The New York Times ran the following report recently:
A forgotten Robert Frost manuscript recently turned up in the basement of a Masonic lodge in Methuen, Mass. It’s not a poem or an essay, but rather an attendance book Frost kept while teaching eighth grade at the Second Grammar School in Methuen in 1893. City officials say the book is somewhat the worse for wear, The Boston Globe reported, and they’re applying for a $3,000 grant to restore and rebind it. The entries are apparently all in Frost’s hand as he painstakingly ticked off, day by day, who showed up and who didn’t. At the time Frost himself was only 17, or just a few years older than his pupils, and a recent dropout from Dartmouth College, where he hadn’t even finished his first semester. But teachers didn’t need credentials in those days, and besides, Frost had pull: his mother also taught at Second Grammar. Teaching was the family business. Frost’s father was a teacher and a journalist, and after his death Frost’s mother, who had been a teacher, supported the family by returning to the classroom. She even opened her own private school in Salem, N.H., and, not surprisingly her son, who was already writing and publishing poetry but needed a day job, was hired there too.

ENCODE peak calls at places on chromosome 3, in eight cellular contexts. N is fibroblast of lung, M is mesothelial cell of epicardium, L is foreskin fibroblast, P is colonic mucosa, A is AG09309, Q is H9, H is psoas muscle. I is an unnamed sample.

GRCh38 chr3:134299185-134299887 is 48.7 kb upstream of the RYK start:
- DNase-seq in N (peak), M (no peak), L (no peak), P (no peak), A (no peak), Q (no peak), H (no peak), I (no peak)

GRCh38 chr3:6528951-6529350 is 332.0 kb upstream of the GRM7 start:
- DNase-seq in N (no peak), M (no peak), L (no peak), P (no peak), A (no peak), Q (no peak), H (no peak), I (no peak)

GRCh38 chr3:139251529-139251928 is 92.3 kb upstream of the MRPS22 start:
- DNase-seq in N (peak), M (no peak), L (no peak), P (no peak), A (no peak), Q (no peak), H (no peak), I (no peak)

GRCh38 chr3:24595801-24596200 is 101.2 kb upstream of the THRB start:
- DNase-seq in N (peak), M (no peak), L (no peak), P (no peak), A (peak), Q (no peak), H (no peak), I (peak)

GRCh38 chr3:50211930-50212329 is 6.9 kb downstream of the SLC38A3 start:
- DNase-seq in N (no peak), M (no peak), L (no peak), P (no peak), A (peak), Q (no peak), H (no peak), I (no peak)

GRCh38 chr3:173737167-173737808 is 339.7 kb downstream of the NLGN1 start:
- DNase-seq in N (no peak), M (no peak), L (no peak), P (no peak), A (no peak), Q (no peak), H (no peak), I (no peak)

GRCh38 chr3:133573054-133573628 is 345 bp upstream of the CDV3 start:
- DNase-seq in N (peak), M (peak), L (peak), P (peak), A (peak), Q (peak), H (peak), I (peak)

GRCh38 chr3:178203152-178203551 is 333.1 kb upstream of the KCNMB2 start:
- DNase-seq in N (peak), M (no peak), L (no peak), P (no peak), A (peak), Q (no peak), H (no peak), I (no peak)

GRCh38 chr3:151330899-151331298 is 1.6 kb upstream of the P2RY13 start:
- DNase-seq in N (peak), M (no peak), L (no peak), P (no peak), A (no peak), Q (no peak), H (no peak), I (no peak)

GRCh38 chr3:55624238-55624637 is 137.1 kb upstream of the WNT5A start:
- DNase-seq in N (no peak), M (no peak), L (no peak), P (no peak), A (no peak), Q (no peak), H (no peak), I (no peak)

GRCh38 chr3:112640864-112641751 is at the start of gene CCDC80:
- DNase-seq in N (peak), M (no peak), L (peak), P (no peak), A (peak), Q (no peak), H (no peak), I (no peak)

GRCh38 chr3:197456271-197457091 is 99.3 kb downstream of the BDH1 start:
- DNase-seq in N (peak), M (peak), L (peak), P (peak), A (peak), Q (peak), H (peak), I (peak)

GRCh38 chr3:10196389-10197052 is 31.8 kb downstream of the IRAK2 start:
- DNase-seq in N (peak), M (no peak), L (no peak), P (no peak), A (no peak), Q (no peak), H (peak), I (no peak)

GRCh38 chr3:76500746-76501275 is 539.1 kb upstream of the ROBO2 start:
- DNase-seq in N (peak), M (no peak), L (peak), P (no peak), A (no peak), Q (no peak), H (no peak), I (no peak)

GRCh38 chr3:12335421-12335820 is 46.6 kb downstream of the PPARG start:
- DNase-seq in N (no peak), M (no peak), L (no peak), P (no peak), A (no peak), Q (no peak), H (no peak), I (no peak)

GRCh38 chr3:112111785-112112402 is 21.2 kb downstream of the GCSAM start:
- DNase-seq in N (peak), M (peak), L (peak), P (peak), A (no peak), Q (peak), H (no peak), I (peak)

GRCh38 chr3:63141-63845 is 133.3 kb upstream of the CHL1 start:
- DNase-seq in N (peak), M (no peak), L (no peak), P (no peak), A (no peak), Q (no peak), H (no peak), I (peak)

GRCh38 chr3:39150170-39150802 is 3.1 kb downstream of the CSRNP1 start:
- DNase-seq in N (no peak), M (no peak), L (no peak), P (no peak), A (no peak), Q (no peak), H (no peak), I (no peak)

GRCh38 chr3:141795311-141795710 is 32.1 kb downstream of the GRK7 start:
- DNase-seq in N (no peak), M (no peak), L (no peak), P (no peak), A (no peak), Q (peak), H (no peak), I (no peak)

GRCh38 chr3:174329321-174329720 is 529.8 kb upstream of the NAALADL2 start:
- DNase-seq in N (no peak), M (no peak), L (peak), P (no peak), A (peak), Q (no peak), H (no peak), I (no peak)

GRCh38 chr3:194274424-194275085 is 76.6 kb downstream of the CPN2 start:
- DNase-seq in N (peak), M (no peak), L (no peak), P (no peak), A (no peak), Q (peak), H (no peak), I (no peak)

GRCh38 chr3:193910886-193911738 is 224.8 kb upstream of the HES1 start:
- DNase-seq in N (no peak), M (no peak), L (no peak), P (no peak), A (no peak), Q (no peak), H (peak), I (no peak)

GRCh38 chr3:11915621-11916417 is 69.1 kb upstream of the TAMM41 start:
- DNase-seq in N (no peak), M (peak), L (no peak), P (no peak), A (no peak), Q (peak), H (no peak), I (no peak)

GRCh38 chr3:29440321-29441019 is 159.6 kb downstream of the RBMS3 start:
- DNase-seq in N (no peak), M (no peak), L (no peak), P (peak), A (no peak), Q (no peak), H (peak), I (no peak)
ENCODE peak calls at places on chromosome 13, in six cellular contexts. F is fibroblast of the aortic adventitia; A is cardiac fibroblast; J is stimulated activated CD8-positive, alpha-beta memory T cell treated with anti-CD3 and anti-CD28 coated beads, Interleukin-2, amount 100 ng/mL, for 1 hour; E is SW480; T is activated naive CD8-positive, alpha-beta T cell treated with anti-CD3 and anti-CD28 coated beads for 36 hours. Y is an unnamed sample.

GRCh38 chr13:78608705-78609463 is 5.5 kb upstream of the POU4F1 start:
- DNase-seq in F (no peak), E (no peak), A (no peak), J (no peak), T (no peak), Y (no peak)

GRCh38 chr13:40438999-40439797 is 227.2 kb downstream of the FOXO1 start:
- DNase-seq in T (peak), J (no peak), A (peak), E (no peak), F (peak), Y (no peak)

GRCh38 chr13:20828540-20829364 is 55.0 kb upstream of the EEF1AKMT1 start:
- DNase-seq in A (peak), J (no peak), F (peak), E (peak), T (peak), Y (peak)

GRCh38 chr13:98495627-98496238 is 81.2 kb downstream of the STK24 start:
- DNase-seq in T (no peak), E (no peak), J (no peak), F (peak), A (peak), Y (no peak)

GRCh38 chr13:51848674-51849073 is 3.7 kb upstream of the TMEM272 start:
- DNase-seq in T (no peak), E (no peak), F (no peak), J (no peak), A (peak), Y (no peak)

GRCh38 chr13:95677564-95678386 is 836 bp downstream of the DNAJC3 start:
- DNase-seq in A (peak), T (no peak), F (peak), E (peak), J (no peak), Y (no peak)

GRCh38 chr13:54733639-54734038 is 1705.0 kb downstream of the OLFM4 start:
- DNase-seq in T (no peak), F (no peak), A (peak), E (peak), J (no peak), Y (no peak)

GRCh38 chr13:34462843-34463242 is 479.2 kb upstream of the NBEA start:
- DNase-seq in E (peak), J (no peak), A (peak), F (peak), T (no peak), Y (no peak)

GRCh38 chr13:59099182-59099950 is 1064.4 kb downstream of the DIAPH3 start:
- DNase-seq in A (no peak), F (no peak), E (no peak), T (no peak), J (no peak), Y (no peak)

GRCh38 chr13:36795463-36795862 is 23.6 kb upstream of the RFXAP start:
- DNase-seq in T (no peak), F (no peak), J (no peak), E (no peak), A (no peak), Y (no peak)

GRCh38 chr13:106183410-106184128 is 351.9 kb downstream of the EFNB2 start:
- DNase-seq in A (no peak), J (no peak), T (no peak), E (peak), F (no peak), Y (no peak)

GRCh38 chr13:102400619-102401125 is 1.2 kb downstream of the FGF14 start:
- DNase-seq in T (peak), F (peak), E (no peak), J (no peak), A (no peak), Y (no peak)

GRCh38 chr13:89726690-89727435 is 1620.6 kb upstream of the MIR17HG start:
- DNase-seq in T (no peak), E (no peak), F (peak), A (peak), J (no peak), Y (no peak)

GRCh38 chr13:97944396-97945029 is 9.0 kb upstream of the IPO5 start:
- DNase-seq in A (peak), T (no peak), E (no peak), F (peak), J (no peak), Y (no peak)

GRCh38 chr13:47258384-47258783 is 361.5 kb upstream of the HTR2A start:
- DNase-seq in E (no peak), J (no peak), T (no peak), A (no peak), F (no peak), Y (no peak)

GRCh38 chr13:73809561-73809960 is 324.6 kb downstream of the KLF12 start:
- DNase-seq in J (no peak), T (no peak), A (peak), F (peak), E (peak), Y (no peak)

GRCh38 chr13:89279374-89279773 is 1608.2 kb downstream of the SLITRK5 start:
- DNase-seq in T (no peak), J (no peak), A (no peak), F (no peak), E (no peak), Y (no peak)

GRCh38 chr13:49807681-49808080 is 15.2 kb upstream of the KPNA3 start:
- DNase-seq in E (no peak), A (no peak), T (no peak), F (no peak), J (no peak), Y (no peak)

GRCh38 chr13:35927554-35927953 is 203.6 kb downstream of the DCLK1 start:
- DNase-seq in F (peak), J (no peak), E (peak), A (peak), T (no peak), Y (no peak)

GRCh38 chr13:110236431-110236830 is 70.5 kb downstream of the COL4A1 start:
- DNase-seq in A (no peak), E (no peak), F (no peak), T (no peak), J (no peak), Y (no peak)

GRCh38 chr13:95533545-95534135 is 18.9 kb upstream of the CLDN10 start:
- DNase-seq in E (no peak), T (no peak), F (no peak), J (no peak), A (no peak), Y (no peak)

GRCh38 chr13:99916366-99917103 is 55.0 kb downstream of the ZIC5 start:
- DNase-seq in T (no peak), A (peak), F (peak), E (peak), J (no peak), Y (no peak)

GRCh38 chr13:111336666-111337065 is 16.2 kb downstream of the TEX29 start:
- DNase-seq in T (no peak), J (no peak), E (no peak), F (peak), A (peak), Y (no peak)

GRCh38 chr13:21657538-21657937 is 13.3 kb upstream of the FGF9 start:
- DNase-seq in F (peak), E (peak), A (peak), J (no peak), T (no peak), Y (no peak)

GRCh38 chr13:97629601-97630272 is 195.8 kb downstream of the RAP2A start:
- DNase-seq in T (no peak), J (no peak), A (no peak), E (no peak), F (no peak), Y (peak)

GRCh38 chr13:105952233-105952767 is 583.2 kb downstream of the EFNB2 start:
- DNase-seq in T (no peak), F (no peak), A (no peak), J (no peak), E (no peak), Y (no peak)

But the Times report didn’t indicate any reason why this artifact of the great American poet’s early life would have been found in a Masonic lodge. (In fact, it appears from some accounts that the attendance record was found in the Masonic lodge 20 years ago and has been stored in Methuen’s City Hall since then).
Frost is not listed on any of the web databases that seek to index “famous Masons.” However, Frost’s Mending Wall poem (“Something there is that doesn’t love a wall”) has connoted an affection for stonemasons and the art of wall building to some literary critics. And a number of Masonic writers have used Frost’s The Road Not Taken (“Two roads diverged in a wood, and I— I took the one less traveled by, And that has made all the difference”) as a literary allusion to the difficult path of those on a quest for knowledge and meaning, and for the path of Freemasonry itself.
There is no indication Frost was a Mason, but we’d appreciate hearing from anyone who has a clue as to why this news-making attendance record in Frost’s hand showed up in a Masonic lodge or other thoughts on this bit of history.